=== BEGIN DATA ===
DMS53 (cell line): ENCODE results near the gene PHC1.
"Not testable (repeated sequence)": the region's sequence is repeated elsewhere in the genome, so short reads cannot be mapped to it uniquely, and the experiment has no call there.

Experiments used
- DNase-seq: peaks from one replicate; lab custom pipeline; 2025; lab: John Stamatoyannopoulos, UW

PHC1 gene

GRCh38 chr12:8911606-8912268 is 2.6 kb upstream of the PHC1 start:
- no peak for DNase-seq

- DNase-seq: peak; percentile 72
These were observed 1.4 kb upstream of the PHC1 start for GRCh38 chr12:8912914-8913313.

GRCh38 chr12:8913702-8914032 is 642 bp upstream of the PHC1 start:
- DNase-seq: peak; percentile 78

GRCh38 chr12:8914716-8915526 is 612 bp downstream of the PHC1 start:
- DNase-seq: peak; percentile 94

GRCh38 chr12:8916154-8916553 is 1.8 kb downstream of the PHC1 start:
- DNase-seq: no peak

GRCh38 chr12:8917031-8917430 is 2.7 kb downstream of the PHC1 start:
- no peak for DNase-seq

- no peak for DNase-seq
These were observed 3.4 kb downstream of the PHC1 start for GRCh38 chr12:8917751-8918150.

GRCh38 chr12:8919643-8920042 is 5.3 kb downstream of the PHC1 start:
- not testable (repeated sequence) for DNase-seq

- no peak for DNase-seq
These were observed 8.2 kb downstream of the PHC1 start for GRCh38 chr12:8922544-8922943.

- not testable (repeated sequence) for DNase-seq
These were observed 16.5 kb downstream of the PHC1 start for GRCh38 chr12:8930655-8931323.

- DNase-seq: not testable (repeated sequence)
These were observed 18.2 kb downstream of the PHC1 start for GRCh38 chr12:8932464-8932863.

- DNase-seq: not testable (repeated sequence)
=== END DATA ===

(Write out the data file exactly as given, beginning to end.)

DMS53 (cell line): ENCODE results near the gene PHC1.
"Not testable (repeated sequence)": the region's sequence is repeated elsewhere in the genome, so short reads cannot be mapped to it uniquely, and the experiment has no call there.

Experiments used
- DNase-seq: peaks from one replicate; lab custom pipeline; 2025; lab: John Stamatoyannopoulos, UW

PHC1 gene

GRCh38 chr12:8911606-8912268 is 2.6 kb upstream of the PHC1 start:
- no peak for DNase-seq

- DNase-seq: peak; percentile 72
These were observed 1.4 kb upstream of the PHC1 start for GRCh38 chr12:8912914-8913313.

GRCh38 chr12:8913702-8914032 is 642 bp upstream of the PHC1 start:
- DNase-seq: peak; percentile 78

GRCh38 chr12:8914716-8915526 is 612 bp downstream of the PHC1 start:
- DNase-seq: peak; percentile 94

GRCh38 chr12:8916154-8916553 is 1.8 kb downstream of the PHC1 start:
- DNase-seq: no peak

GRCh38 chr12:8917031-8917430 is 2.7 kb downstream of the PHC1 start:
- no peak for DNase-seq

- no peak for DNase-seq
These were observed 3.4 kb downstream of the PHC1 start for GRCh38 chr12:8917751-8918150.

GRCh38 chr12:8919643-8920042 is 5.3 kb downstream of the PHC1 start:
- not testable (repeated sequence) for DNase-seq

- no peak for DNase-seq
These were observed 8.2 kb downstream of the PHC1 start for GRCh38 chr12:8922544-8922943.

- not testable (repeated sequence) for DNase-seq
These were observed 16.5 kb downstream of the PHC1 start for GRCh38 chr12:8930655-8931323.

- DNase-seq: not testable (repeated sequence)
These were observed 18.2 kb downstream of the PHC1 start for GRCh38 chr12:8932464-8932863.

- DNase-seq: not testable (repeated sequence)